News Briefs: Texas Town Creates Emergency Water Reuse Plan

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Although water usage in Wichita Falls, Texas, is down by about half compared to last year, conservation efforts are not enough to maintain the city’s drinking water supply. The area is in the midst of a three-year drought, and is 34 inches behind on rainfall for that period.

“The citizens of Wichita Falls are doing a superior job of conservation — without that we’d be running through 23 million gallons a day and now, on good days, we’re using half of that,” says Kerry Moroney, consulting engineer for the city. “But we can’t conserve our way out of this.”

To combat the situation, the city created an emergency water reuse solution, running 12 miles of HDPE pipe to transport treated wastewater to the Cypress Water Treatment Plant where it undergoes extensive filtration, reverse osmosis, clarification and then is mixed with surface water and treated again.

If approved by the Texas Commission of Environmental Quality, a permanent reuse project will be completed in the next four to five years, and the pipeline will be reused. Wichita Falls would become the second water reuse project in the state.

“The point is, we’re trying to keep people with a viable supply of drinking water,” says Russell Schreiber, the city’s water utilities director.

Source: NBCDFW, ISCO press release 

$5 Million MIEX System First in State
A nine-year, $5.3 million water treatment plant and water main system project in Saxon, Alaska, is now complete. Planning for the system began when the Environmental Protection Agency flagged high levels of haloacetic acids and other disinfection byproducts in the drinking water. The system is the first in the state to use magnetic ion exchange coupled with chlorine as a secondary disinfection measure. With the MIEX system in place, the city will reduce its chlorine needs from 20 barrels per year to five.

The new system can hold 800,000 gallons of treated water and produce up to 200 gallons per minute under emergency situations. Water plant operator Richard Shields says the city — population 430 — might sell water to neighboring communities now that the new plant is online.

Source: SF Gate 

Trickle Orders End, Utilities Calculate Costs
As spring slowly seeps into the Midwest, utilities are removing water trickle orders, which have prevented pipes from freezing across the region. Now that frigid weather is receding, towns and municipalities are tallying the costs and deciding who will pay for increased water use, employee overtime, frozen pipes and more.

In La Crosse, Wis., 220 property owners were required to run water, while other residents were encouraged to monitor pipes and regularly turn on their faucets. That number is a substantial increase from previous years, when only about 20 properties were affected by cold weather. The city says residents used an extra 1 mgd of water this winter. Only those residents who were required to run water will be reimbursed for the extra water use.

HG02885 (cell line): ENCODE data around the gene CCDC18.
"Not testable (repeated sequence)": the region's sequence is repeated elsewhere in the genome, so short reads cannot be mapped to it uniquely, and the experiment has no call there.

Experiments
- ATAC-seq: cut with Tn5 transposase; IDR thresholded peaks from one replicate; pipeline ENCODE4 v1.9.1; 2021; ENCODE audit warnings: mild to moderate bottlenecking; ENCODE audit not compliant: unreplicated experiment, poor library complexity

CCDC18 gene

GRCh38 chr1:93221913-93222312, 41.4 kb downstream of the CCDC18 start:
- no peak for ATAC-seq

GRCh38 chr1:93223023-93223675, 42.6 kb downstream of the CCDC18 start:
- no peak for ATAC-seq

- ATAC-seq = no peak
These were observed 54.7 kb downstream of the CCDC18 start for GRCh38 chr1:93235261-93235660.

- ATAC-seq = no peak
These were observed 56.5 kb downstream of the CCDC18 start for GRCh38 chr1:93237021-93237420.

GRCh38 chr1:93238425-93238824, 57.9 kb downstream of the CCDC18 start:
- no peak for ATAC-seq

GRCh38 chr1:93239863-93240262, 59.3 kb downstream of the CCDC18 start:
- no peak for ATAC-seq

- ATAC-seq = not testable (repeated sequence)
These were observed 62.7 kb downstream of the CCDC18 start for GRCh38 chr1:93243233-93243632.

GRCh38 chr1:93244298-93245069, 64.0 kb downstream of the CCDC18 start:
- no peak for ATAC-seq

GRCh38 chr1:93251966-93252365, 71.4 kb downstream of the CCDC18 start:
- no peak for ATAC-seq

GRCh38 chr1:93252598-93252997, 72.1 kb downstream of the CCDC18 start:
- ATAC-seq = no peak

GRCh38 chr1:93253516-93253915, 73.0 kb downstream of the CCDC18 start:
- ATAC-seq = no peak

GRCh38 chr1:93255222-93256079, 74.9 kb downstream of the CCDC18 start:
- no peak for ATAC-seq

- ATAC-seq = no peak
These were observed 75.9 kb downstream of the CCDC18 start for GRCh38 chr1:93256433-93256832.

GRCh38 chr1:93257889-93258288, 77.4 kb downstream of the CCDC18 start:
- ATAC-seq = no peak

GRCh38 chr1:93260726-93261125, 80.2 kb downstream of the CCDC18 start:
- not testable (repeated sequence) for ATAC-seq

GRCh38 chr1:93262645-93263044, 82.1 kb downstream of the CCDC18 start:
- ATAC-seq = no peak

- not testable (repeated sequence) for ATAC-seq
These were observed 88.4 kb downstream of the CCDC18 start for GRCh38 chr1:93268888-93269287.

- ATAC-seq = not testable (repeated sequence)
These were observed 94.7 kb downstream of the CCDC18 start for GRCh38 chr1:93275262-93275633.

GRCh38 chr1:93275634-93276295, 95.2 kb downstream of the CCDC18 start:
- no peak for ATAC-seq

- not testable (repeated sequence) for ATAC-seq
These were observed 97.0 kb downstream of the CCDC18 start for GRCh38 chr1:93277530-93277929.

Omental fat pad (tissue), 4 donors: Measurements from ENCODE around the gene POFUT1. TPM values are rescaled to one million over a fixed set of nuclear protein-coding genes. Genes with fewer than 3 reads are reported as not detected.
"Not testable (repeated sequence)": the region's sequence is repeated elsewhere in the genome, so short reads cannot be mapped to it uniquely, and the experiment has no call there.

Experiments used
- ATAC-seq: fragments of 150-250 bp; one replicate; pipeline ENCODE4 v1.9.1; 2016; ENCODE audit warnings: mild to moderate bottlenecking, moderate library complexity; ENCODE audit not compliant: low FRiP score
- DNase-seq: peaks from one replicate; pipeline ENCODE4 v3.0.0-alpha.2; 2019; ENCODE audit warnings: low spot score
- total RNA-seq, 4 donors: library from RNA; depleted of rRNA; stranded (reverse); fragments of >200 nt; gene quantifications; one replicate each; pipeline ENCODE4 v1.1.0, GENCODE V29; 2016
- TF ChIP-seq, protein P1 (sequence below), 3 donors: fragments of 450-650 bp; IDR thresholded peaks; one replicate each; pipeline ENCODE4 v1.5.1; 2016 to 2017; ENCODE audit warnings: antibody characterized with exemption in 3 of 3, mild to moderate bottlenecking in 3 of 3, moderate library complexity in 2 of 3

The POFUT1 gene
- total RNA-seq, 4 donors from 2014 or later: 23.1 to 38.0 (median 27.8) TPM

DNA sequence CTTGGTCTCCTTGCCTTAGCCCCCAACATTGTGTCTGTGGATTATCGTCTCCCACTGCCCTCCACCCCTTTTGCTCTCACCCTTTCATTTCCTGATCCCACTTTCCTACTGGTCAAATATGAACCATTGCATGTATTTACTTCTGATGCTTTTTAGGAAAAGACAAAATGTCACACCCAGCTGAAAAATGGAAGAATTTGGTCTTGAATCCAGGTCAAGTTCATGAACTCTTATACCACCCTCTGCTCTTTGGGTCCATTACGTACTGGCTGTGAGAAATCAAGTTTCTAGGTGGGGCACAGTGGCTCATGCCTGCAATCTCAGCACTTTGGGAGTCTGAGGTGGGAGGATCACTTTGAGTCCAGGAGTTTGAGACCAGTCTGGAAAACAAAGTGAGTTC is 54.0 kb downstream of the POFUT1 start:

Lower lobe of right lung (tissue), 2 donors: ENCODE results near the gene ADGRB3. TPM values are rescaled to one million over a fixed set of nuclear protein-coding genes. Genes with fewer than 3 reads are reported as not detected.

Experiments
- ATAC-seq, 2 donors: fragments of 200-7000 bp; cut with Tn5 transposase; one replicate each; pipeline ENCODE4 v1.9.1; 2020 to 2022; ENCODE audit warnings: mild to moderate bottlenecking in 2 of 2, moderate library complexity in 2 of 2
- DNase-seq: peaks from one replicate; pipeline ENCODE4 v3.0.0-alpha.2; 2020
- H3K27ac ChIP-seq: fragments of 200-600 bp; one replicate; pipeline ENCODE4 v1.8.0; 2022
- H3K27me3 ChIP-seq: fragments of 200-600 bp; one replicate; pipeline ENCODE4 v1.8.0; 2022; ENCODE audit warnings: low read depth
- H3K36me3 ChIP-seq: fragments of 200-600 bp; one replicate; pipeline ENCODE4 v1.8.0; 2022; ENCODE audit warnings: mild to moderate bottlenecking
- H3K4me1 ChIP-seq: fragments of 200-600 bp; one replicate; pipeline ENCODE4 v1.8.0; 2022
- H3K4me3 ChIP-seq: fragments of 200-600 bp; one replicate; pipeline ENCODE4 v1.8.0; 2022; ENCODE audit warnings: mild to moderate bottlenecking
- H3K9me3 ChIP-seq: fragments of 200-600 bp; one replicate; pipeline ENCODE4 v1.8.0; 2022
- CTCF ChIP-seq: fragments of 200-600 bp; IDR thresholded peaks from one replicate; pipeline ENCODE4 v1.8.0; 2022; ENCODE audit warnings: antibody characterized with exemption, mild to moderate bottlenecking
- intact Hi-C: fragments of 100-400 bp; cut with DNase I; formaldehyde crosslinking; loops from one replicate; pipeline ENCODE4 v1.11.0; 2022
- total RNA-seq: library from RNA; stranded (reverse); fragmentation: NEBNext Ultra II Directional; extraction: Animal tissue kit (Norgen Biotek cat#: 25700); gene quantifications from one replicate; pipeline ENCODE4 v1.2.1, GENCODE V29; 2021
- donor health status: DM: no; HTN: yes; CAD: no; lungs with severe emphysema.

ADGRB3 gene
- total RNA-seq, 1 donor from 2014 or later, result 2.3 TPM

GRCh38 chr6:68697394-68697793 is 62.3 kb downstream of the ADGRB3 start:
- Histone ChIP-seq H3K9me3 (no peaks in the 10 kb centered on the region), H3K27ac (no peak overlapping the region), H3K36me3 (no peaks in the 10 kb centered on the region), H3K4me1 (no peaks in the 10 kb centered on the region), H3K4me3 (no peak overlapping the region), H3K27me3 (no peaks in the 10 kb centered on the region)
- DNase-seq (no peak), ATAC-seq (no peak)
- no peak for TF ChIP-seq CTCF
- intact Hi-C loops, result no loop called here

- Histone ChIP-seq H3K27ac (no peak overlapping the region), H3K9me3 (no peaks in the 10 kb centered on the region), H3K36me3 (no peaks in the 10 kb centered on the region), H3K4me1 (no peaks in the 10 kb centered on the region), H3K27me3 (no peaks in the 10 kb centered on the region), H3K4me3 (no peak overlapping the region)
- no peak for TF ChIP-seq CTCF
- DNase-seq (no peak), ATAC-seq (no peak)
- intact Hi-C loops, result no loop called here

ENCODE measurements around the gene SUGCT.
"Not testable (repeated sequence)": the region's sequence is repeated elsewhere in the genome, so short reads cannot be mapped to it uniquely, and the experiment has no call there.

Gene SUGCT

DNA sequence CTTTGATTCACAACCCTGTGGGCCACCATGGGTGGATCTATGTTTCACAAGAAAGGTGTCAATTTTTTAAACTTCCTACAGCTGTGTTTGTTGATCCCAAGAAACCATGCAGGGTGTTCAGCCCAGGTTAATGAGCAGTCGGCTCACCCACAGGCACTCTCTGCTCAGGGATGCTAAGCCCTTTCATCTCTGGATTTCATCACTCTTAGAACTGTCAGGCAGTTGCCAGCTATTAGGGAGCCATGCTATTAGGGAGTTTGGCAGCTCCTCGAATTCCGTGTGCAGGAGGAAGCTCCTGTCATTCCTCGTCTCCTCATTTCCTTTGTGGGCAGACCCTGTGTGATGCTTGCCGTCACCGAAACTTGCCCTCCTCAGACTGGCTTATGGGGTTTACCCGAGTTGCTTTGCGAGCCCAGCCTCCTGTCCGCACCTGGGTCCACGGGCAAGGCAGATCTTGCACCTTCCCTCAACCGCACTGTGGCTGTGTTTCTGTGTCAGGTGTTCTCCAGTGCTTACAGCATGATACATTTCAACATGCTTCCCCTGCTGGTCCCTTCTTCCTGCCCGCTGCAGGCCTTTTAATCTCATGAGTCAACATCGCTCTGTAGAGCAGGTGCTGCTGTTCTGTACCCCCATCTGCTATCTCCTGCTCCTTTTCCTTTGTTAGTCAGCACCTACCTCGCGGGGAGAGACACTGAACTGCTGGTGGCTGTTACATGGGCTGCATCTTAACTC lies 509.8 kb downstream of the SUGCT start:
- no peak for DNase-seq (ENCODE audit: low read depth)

“It’s been way too long a winter,” says Lee Anderson, superintendent of La Crosse Water Utility. “This is the worst year La Crosse has ever seen.”

In Trempealeau, Wis., residents used about 4.5 million more gallons of water this winter than last year because of trickle orders and concern over freezing pipes. There, too, only those residents who were required to run water will be reimbursed.

Source:La Crosse Tribune 

Home Water Reports Decrease Water Use
Can pretty graphics decrease water use? In California and several other states, where water districts are using WaterSmart software, the answer is “yes.” In Palo Alto, Calif., about 75 percent of city residents receive quarterly reports from WaterSmart, which takes meter data and transforms it into easy-to-understand home water reports. The reports are either mailed directly to customers or made accessible via the Web.

At the East Bay Municipal Utility District, 10,000 water customers were enrolled in a one-year pilot program. The utility saw a 5 percent reduction in water use, and it has now rolled out the software to 100,000 customers.

“We know that people regularly underestimate how much water they use,” says Andrea Pook of East Bay Municipal Utility TexDistrict. “The water bill is a hugely effective way for people to understand their use. The home reports allow us to really target information.

Creative solutions are needed in California, where water districts have been tasked with reducing per capita water use 20 percent by 2020.

Source: Mercury News



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